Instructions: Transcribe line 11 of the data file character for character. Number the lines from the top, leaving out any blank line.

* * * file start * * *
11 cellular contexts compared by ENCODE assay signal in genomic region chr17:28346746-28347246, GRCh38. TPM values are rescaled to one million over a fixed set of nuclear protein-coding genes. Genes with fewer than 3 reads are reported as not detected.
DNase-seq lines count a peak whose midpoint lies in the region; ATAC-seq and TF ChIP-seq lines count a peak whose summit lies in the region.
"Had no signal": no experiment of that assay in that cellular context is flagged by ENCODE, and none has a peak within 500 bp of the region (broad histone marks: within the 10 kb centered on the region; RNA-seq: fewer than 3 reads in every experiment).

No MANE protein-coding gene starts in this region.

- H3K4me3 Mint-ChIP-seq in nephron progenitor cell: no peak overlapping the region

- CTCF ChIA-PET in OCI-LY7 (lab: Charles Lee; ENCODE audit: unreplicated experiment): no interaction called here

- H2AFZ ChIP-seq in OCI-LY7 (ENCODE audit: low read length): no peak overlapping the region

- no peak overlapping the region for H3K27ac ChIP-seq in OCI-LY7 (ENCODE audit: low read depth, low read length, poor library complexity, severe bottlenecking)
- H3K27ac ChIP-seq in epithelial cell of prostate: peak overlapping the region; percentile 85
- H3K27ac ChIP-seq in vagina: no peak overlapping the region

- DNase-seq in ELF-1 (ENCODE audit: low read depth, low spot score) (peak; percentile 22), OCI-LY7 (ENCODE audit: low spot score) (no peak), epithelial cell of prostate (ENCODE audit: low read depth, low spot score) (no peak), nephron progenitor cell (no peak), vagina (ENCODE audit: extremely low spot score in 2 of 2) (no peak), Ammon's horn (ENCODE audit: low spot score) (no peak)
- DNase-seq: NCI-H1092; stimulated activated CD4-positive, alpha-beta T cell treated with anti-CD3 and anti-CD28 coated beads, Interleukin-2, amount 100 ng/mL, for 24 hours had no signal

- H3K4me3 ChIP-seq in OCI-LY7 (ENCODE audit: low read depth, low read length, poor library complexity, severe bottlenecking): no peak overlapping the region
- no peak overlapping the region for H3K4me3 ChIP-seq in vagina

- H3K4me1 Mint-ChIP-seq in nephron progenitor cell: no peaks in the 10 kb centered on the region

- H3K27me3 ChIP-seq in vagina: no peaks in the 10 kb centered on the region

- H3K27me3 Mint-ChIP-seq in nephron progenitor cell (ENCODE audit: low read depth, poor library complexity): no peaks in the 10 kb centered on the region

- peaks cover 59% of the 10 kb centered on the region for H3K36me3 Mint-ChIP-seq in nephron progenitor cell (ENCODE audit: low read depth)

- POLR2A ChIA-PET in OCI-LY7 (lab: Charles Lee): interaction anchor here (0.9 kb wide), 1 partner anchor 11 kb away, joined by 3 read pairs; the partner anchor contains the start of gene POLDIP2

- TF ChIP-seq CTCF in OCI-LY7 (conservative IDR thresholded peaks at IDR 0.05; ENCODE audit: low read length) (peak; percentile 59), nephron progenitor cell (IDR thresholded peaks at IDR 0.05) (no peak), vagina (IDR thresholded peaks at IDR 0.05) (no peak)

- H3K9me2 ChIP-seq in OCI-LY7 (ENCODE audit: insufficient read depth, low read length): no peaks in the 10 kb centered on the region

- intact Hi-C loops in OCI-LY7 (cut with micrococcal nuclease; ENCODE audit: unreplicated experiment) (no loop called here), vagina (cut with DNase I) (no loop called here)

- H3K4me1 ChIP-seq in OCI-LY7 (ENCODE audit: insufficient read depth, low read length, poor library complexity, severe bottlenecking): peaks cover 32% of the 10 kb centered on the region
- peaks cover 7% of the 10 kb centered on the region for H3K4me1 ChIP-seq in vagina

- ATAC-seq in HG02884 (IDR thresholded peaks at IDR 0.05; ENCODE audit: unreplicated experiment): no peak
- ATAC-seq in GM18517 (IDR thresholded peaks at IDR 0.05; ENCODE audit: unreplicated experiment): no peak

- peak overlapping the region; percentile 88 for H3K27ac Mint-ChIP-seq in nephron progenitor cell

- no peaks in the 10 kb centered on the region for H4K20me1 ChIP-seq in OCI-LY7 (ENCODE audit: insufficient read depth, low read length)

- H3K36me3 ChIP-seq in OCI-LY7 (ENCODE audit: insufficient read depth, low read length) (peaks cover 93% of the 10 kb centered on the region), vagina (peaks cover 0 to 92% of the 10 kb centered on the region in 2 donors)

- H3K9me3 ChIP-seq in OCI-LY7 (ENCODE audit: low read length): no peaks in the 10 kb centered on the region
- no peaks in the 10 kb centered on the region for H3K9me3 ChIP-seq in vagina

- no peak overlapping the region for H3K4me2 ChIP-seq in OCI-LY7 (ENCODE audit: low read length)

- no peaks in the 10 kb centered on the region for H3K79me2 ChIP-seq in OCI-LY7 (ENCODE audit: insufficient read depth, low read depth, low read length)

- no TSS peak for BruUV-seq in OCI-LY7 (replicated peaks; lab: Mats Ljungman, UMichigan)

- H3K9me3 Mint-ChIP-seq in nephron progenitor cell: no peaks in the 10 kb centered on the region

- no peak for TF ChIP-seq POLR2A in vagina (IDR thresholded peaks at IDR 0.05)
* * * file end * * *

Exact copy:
- DNase-seq in ELF-1 (ENCODE audit: low read depth, low spot score) (peak; percentile 22), OCI-LY7 (ENCODE audit: low spot score) (no peak), epithelial cell of prostate (ENCODE audit: low read depth, low spot score) (no peak), nephron progenitor cell (no peak), vagina (ENCODE audit: extremely low spot score in 2 of 2) (no peak), Ammon's horn (ENCODE audit: low spot score) (no peak)